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    New York Chippendale Mahogany Slant-Front Desk, ca. 1775

    Appraised Value:

    $2,000 - $3,000

    Appraised on: August 7, 2010

    Appraised in: Des Moines, Iowa

    Appraised by: Leigh Keno

    Category: Furniture

    Episode Info: Des Moines, Hour 2 (#1508)

    Originally Aired: February 21, 2011

    slideshow IMAGE: 1 of 2 Next 

    More Like This:

    Form: Desk
    Material: Mahogany, Poplar
    Period / Style: 18th Century, Chippendale
    Value Range: $2,000 - $3,000

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    Appraisal Video: (3:15)


    Appraised By:

    Leigh Keno
    Folk Art, Furniture

    Appraisal Transcript:
    APPRAISER: Coming to the Roadshow here in Iowa, I am a New Yorker transplanted, right, for a few days. You brought in a New Yorker and brought it to Iowa also.

    GUEST: Oh!

    APPRAISER: How did you come upon it?

    GUEST: My mom had it, my mom's family had it. All I know is they came into Portsmouth.

    APPRAISER: Portsmouth…

    GUEST: New Hampshire. My sister has one that my mom's sister had as well, which is similar to this one.

    APPRAISER: A similar desk, okay. Because the writing desk was the most important item in a person's house. It carried all the important papers. It had often money in it, and all those things were locked inside. Let's start by opening this lid. You know, these are called lopers.

    GUEST: Lopers?

    APPRAISER: L-o-p-e-r. You do slide it out and it holds up things, so... It used to have a brass lock that would have had a key. Do you have the key?

    GUEST: I have the key at home. I didn't bring it.

    APPRAISER: All these pigeon holes held papers. So, this writing desk from New York is Chippendale style.

    GUEST: Chippendale?

    APPRAISER: It's made between 1765 and about 1785-90.

    GUEST: Whoa!

    APPRAISER: And it's old-- so old, right?

    GUEST: Yeah.

    APPRAISER: It goes way back in your family.

    GUEST: Oh, my God.

    APPRAISER: If we pull out one of these document drawers, they call them, we can see the original poplar. This is the 1780 poplar that's so green. Do you see how green that is?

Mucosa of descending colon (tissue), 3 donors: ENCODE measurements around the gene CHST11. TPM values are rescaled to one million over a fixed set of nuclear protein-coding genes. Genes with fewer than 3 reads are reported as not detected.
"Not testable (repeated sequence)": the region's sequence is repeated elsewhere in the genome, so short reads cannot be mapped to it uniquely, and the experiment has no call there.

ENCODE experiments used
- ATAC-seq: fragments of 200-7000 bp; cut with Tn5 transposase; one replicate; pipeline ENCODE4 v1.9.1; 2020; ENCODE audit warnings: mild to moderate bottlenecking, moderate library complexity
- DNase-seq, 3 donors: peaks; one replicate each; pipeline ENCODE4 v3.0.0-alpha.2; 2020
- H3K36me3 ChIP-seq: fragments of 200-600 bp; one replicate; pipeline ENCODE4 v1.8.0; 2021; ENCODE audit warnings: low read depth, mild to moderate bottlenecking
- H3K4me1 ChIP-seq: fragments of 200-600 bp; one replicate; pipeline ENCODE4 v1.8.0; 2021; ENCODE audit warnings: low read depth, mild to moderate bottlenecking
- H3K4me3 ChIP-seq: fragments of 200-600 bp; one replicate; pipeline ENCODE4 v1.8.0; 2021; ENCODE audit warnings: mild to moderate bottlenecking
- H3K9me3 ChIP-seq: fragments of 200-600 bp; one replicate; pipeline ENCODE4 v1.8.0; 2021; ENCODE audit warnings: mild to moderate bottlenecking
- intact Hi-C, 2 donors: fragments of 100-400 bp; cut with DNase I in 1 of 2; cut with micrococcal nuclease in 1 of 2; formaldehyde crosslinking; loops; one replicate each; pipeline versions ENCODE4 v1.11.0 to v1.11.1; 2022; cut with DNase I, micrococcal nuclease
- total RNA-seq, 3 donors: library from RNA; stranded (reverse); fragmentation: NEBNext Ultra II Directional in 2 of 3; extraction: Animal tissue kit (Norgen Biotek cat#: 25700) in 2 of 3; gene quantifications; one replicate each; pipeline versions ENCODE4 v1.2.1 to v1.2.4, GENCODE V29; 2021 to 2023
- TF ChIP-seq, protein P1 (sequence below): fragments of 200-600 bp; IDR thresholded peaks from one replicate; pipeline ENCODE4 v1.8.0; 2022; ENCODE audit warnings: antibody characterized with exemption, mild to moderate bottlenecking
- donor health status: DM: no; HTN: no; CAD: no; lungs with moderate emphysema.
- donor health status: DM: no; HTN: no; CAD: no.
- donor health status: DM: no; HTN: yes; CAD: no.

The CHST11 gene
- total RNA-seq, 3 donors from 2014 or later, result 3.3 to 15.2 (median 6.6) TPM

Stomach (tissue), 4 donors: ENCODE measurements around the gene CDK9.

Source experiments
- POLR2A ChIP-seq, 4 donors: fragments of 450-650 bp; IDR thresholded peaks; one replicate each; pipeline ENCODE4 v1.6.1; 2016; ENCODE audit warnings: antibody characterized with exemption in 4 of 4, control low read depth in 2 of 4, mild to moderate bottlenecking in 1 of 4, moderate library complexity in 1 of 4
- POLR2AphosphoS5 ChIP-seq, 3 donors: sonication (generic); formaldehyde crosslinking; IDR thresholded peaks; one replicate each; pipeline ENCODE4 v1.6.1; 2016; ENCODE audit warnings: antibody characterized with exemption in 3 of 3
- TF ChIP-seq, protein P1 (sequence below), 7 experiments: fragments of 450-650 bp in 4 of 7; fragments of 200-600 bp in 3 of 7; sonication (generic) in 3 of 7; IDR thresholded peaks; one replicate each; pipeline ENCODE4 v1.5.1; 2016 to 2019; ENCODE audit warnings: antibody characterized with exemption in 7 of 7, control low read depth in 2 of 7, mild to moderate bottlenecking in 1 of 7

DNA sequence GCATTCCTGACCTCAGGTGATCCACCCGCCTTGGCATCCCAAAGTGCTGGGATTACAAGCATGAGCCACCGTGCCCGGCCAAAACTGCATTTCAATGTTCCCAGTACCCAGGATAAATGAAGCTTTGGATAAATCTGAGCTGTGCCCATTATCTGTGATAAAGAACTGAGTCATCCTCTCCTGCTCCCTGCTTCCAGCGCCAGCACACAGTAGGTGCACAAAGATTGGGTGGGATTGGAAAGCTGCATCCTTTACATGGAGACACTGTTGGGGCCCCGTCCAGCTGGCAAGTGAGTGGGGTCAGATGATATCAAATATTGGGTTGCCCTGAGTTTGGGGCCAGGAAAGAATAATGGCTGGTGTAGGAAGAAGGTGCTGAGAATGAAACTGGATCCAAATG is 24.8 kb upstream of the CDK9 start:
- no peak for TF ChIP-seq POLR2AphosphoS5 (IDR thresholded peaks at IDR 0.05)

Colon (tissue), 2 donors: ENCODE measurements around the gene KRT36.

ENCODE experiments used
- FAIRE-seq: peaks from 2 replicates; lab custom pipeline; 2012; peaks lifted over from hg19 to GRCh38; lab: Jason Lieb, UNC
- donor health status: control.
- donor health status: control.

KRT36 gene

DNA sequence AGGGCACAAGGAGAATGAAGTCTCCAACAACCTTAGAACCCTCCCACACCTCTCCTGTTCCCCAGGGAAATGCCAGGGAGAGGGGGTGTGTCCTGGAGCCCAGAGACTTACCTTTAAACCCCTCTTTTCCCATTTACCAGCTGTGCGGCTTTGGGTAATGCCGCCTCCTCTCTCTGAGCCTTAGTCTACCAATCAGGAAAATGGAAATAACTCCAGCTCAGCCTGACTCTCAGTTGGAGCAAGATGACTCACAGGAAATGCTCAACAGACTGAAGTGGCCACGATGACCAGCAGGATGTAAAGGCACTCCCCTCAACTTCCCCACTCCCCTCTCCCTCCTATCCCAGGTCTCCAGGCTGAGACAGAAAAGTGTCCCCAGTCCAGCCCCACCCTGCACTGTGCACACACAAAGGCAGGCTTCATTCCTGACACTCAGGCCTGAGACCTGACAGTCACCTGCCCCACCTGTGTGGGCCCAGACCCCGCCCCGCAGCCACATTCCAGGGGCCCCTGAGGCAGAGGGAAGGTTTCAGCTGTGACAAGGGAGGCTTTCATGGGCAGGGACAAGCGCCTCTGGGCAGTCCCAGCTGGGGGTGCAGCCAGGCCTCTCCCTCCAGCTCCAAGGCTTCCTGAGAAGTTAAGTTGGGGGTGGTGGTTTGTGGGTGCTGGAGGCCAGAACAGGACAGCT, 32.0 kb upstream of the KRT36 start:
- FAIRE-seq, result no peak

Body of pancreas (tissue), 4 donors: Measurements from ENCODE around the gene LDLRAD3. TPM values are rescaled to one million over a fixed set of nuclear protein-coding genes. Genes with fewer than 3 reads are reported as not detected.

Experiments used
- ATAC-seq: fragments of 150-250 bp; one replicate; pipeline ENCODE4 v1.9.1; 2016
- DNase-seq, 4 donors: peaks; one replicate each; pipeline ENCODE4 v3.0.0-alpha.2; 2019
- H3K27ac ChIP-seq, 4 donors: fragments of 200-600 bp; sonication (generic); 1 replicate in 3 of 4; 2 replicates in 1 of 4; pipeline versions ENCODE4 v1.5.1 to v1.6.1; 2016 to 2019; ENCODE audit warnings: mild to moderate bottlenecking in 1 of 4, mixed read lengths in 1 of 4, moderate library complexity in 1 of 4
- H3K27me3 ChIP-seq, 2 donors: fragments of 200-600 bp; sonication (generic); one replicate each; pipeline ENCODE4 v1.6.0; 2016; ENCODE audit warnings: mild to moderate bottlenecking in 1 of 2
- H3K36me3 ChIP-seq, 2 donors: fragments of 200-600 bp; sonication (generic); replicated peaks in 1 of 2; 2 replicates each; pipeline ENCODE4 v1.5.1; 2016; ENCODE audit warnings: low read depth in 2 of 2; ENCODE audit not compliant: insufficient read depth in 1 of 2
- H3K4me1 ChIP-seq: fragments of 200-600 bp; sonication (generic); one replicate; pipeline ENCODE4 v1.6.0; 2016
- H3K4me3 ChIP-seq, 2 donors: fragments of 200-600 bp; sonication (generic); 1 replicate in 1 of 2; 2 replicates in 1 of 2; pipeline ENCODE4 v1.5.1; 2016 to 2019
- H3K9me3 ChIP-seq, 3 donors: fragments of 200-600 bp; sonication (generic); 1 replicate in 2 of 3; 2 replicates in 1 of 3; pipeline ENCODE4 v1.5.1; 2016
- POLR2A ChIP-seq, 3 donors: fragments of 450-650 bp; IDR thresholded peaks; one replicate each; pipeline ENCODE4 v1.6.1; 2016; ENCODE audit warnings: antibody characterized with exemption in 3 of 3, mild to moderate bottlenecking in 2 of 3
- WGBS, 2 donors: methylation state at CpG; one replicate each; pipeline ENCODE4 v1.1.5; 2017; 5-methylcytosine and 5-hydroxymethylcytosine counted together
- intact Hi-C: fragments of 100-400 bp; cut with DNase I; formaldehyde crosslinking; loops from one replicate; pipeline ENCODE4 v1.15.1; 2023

GUEST: It's still very green.

    APPRAISER: It's just like it was cut. After it oxidizes, okay, I'm going to take out another drawer. I'll show you the back of this drawer. That's what that poplar looks like oxidized, because the air got to the back of this little drawer. Now, if we open this... I'm going to use my pointer to open this. Do you know that there's something in here?

    GUEST: No.

    APPRAISER: You've had it how many years?

    GUEST: I've had it about seven years.

    APPRAISER: And you used to visit it...

    GUEST: It was at my mom's-- I grew up with it, sure.

    APPRAISER: Okay, she never showed you this-- watch this. See that little hole right there?

    GUEST: Okay.

    APPRAISER: And it's going to be like magic.

    GUEST: (gasps) Oh, wow. What's behind it?

    APPRAISER: You didn't know it comes out? If there's any money, we split it 50-50.

    GUEST: I'm not sure about that.

    APPRAISER: (laughing): Okay. So there we are.

    GUEST: Oh, my God.

    APPRAISER: So we take this out. There would have been three little drawers back there. Now there's one left, and isn't that cool?

    GUEST: Nothing in it.

    APPRAISER: No money; nothing to split. How cool is that?

    GUEST: There were three little drawers.

    APPRAISER: Three little drawers. That one is number two-- see the number "2" in there in chalk? And you can see here the mahogany in the front and poplar in the back, which wasn't so expensive. So we'll put that back in. It locks into place, right? Put that in, put that back. And we go like this, and then this goes in. Isn't that cool?

    GUEST: That is amazing.

    APPRAISER: So now you know, right? If we look at the top of it... This high-style, highly figured plum pudding mahogany. Look at the quality of that mahogany. We have these four graduated drawers with replaced brasses-- that affects value a little bit.

    GUEST: Okay.

    APPRAISER: This is replaced, and that one over there is replaced, and the one on the side are replaced pieces that used to be carved. Now, there is on this side, that's the original one. So we add up all those things, and the value at auction would be $2,000 to $3,000 in this market. That would be the estimate on it.

    GUEST: Okay, thank you.

    APPRAISER: Thanks a lot.

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